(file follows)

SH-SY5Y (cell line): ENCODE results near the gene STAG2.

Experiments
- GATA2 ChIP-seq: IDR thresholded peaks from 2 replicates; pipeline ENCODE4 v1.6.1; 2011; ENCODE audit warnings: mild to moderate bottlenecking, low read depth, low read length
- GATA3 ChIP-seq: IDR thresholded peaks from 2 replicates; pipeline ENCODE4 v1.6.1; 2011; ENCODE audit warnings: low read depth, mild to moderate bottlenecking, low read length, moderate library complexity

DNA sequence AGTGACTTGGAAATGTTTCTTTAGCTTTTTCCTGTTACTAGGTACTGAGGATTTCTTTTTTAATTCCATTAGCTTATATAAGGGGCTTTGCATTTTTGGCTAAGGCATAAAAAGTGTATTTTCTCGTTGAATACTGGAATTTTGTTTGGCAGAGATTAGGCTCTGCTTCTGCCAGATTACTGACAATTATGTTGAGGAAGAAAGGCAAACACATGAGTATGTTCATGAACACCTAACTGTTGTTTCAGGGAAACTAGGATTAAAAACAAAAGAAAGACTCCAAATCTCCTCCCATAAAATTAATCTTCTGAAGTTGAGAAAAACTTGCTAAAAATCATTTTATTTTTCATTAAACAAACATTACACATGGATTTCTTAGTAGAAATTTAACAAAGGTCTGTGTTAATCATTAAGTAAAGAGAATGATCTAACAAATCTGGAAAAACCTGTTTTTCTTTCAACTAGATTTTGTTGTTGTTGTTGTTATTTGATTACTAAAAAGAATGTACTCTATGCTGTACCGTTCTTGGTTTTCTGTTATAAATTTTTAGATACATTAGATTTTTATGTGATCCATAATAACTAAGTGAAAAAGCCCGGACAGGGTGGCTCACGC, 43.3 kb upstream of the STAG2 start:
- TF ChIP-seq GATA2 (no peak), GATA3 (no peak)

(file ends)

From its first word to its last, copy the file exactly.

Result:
SH-SY5Y (cell line): ENCODE results near the gene STAG2.

Experiments
- GATA2 ChIP-seq: IDR thresholded peaks from 2 replicates; pipeline ENCODE4 v1.6.1; 2011; ENCODE audit warnings: mild to moderate bottlenecking, low read depth, low read length
- GATA3 ChIP-seq: IDR thresholded peaks from 2 replicates; pipeline ENCODE4 v1.6.1; 2011; ENCODE audit warnings: low read depth, mild to moderate bottlenecking, low read length, moderate library complexity

DNA sequence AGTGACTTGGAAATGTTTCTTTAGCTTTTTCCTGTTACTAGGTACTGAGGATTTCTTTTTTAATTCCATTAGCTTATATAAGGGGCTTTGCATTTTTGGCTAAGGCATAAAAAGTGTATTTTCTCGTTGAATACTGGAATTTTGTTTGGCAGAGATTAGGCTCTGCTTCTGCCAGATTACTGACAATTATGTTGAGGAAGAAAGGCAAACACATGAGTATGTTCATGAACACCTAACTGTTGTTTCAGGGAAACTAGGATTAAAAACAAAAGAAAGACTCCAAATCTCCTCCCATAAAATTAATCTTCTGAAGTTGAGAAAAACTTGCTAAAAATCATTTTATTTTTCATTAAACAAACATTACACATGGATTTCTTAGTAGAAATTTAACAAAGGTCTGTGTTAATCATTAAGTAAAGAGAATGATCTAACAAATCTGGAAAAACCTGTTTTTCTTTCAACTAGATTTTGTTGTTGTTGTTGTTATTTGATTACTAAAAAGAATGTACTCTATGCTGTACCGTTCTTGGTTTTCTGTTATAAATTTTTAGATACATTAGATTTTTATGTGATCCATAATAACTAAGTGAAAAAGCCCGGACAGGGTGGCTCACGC, 43.3 kb upstream of the STAG2 start:
- TF ChIP-seq GATA2 (no peak), GATA3 (no peak)